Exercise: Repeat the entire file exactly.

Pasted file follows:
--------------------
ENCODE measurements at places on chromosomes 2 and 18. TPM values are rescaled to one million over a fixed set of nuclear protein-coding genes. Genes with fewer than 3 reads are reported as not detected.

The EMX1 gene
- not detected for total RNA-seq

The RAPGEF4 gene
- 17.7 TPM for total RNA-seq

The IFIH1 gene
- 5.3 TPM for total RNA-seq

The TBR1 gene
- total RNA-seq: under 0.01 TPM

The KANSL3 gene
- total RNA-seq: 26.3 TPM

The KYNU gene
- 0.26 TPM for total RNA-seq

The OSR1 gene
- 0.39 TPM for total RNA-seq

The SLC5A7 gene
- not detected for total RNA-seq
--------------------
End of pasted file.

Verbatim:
ENCODE measurements at places on chromosomes 2 and 18. TPM values are rescaled to one million over a fixed set of nuclear protein-coding genes. Genes with fewer than 3 reads are reported as not detected.

The EMX1 gene
- not detected for total RNA-seq

The RAPGEF4 gene
- 17.7 TPM for total RNA-seq

The IFIH1 gene
- 5.3 TPM for total RNA-seq

The TBR1 gene
- total RNA-seq: under 0.01 TPM

The KANSL3 gene
- total RNA-seq: 26.3 TPM

The KYNU gene
- 0.26 TPM for total RNA-seq

The OSR1 gene
- 0.39 TPM for total RNA-seq

The SLC5A7 gene
- not detected for total RNA-seq